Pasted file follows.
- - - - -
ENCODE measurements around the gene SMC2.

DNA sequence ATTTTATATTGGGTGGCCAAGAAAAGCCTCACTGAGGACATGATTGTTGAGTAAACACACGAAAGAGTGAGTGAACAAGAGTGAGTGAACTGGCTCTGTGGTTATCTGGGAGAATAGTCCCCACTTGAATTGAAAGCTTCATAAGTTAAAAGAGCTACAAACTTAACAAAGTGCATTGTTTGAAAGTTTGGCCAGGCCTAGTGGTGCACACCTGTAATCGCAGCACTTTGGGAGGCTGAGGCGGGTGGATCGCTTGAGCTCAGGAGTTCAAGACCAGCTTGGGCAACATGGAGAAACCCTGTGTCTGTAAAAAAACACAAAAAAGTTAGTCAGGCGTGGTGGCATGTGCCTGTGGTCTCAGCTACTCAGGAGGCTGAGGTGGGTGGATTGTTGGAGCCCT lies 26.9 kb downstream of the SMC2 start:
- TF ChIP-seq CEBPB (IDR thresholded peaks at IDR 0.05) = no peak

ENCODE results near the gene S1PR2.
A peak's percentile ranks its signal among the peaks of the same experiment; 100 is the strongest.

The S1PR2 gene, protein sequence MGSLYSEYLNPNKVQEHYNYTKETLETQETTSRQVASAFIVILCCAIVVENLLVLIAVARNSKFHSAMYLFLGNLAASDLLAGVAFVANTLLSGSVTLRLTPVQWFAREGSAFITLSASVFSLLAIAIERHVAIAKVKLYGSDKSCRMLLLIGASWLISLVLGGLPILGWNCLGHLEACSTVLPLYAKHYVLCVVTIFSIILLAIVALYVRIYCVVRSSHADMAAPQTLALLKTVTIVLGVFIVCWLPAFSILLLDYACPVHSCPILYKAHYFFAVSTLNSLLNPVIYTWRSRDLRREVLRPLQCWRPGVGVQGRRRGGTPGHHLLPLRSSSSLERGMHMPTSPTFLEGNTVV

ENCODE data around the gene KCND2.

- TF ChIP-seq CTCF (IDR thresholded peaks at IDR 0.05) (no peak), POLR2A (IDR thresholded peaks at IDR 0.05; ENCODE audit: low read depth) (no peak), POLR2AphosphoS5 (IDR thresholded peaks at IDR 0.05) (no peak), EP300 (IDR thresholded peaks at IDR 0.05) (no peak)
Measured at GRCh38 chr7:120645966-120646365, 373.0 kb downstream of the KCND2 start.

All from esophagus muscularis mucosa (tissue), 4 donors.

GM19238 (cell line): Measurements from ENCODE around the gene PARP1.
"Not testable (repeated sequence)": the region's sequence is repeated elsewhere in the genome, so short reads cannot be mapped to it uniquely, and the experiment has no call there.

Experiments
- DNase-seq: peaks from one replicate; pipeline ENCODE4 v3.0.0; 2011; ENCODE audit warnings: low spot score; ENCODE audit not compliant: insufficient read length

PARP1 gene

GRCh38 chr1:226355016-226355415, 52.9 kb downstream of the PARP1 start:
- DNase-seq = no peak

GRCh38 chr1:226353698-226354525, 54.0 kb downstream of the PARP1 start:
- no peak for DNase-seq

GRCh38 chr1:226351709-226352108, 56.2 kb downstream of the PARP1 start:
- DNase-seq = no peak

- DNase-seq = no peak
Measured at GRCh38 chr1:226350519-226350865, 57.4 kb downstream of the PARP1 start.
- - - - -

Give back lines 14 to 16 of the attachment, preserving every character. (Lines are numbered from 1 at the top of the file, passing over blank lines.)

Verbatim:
- DNase-seq: peaks from one replicate; pipeline ENCODE4 v3.0.0; 2011; ENCODE audit warnings: low spot score; ENCODE audit not compliant: insufficient read length

PARP1 gene

GRCh38 chr1:226355016-226355415, 52.9 kb downstream of the PARP1 start: